In a summer full of rumours that Raul Meireles was on his way out, there was always an assumption that that exit was being sought by the club. Even though Liverpool made signals that they wanted to keep the player, rejecting out of hand multiple bids while including the Meireles in games where those out of favour were left to sit in the stands, those rumours just wouldn't go away. And so in the end, it appears that there was more than a little truth to it all, though to all appearances it would also seem that in the end the club really did want to hold on to the player and that it was instead the player who was seeking an exit.
In the end the club accepted Chelsea's £12M deadline day offer, with Meireles now set to join the Blues on a four-year deal.
It has to be seen as hugely disappointing for Liverpool, as the club now finds itself in a similar position to last season where if Gerrard's injury troubles persist any midfield depth will once again have to come from younger fringe players like Jay Spearing and Jonjo Shelvey.
It's also somewhat surprising that in the end the club was willing to send him to Chelsea for the same amount of money they had previously turned down from Fiorentina. It's all well and good saying that a club shouldn't hold on to a player who wants to leave, but this was a last minute panic buy by Chelsea, and one Liverpool does not appear to have been prepared for. In the circumstances, there's certainly an argument for keeping the player around until January before attempting to move him on to Italy once a proper replacement can be lined up, even if it results in getting a lesser fee.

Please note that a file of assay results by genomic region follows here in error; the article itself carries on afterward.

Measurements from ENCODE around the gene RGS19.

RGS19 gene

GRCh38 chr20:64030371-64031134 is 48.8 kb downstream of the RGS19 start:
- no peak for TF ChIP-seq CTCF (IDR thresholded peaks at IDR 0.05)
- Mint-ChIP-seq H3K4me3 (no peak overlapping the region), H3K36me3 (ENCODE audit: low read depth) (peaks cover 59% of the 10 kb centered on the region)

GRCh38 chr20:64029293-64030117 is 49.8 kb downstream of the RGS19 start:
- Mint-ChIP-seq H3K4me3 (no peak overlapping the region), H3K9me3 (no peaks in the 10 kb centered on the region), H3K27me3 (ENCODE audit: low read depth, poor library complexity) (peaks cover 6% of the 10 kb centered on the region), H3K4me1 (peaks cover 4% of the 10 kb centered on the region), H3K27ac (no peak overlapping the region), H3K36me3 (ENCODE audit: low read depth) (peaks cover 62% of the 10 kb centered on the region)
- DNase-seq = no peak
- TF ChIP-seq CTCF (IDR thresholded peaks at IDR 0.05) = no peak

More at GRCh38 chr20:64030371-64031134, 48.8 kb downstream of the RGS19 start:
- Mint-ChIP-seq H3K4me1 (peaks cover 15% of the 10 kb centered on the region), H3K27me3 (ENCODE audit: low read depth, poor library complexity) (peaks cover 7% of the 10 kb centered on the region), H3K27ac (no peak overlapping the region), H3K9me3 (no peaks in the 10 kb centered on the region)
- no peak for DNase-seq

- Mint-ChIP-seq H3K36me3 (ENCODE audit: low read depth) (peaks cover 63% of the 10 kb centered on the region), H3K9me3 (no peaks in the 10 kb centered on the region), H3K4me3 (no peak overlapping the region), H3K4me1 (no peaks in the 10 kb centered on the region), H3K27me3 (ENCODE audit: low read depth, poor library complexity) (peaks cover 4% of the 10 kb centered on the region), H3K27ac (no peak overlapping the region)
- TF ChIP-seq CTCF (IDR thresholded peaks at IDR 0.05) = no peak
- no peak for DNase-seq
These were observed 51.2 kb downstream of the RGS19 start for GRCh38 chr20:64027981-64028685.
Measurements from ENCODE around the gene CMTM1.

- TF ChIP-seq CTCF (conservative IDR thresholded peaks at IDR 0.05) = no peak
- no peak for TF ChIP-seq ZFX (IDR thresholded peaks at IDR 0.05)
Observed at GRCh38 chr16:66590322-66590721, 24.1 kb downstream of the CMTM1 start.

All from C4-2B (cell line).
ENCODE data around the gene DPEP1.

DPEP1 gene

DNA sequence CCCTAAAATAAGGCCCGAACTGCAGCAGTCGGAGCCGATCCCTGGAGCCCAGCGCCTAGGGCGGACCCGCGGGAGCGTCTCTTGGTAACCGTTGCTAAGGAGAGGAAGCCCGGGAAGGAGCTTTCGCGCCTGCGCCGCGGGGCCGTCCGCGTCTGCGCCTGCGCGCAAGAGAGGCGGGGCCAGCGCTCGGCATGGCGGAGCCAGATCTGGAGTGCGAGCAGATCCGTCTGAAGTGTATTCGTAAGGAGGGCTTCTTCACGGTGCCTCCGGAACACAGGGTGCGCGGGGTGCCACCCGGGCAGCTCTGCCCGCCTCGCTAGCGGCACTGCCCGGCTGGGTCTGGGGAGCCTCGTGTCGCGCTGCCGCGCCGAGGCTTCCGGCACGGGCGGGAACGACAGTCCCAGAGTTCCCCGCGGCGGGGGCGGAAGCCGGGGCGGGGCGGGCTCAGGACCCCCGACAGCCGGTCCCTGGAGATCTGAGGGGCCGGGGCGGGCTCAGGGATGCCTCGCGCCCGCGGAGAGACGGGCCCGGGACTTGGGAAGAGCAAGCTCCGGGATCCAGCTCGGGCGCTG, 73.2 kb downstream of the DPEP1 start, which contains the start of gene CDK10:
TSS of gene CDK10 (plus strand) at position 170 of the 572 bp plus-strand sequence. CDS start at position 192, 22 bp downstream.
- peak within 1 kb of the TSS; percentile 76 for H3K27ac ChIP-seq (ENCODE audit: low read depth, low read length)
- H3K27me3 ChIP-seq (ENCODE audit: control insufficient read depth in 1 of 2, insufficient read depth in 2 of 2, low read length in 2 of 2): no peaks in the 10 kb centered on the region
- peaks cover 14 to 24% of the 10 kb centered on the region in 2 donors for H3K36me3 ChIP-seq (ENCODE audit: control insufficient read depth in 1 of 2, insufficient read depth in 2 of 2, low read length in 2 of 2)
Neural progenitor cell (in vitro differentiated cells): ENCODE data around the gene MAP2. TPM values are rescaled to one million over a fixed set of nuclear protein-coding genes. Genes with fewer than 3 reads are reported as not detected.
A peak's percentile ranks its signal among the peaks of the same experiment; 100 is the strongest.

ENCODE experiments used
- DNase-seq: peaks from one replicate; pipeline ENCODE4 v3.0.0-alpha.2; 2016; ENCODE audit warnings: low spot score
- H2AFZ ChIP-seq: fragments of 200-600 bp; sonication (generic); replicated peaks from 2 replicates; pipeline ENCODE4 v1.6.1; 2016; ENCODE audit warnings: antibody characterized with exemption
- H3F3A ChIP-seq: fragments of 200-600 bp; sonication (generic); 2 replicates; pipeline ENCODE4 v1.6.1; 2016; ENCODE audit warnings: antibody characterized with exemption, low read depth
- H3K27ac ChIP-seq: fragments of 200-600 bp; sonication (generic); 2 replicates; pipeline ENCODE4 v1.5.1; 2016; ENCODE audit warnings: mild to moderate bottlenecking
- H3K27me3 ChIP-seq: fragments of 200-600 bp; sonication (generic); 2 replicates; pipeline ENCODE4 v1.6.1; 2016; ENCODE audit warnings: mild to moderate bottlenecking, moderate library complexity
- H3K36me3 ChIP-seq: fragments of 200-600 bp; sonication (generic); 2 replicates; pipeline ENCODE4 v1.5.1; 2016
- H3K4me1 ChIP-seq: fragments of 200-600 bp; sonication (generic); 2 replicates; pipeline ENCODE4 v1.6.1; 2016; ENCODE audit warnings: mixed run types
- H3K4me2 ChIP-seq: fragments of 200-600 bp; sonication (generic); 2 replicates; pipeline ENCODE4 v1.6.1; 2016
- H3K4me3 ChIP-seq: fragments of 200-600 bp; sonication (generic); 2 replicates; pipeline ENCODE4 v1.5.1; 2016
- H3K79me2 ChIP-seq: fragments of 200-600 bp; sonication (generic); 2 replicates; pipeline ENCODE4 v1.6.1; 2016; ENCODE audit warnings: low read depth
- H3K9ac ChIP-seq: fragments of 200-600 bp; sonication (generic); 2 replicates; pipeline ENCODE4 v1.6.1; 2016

Instead, it's a situation where Liverpool has strengthened a side they would like to consider a direct rival for domestic silverware while getting nothing exceptionally useful out of the exchange. It has been made clear in recent weeks that making a few extra pounds on the transfer market isn't a current priority, with multiple players let go for next to nothing just to be rid of them, and meanwhile everybody around the club has talked of a need to improve squad depth after years of attrition under the former owners. The money isn't supposed to be the priority any more, and the playing staff is—and from that perspective, this transfer is an unambiguous failure.
In the end, it makes what had previously been a fantastic summer of rebuilding for the club suddenly seem far less successful. Today Chelsea are stronger than they were yesterday and Liverpool weaker. Today the newfound depth in midfield needed to compete against the likes of the Manchester clubs is suddenly gone once again.
It's a poor, poor end to what had seemed so promising a window, and a poor, poor move by a player who had insisted at the start of the summer he wanted to stay at Liverpool.